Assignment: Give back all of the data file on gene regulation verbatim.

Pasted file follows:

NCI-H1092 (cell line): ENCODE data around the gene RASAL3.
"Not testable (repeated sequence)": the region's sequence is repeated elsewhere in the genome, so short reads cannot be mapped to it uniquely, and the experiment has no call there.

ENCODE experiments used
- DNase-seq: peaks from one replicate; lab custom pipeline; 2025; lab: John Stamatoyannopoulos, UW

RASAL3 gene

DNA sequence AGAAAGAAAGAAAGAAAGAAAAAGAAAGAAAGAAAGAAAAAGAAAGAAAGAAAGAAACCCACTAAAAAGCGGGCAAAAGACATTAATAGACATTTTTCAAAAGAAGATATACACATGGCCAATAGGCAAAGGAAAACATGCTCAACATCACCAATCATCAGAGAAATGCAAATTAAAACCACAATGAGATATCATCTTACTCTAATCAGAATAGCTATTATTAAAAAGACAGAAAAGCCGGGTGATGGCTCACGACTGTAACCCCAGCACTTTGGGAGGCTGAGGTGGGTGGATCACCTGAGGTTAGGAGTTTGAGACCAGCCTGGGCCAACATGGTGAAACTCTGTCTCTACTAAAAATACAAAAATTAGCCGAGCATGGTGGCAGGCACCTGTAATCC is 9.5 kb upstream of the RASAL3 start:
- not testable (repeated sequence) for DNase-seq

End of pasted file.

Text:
NCI-H1092 (cell line): ENCODE data around the gene RASAL3.
"Not testable (repeated sequence)": the region's sequence is repeated elsewhere in the genome, so short reads cannot be mapped to it uniquely, and the experiment has no call there.

ENCODE experiments used
- DNase-seq: peaks from one replicate; lab custom pipeline; 2025; lab: John Stamatoyannopoulos, UW

RASAL3 gene

DNA sequence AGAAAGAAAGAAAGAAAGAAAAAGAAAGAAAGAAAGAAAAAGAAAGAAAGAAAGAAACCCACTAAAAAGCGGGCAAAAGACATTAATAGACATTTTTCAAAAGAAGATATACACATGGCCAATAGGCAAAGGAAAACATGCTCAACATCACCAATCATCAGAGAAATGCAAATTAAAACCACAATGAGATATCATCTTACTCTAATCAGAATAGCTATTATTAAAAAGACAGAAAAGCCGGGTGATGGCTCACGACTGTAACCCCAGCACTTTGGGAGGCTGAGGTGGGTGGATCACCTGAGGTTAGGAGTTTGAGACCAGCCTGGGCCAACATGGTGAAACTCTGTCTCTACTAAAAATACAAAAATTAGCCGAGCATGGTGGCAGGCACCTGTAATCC is 9.5 kb upstream of the RASAL3 start:
- not testable (repeated sequence) for DNase-seq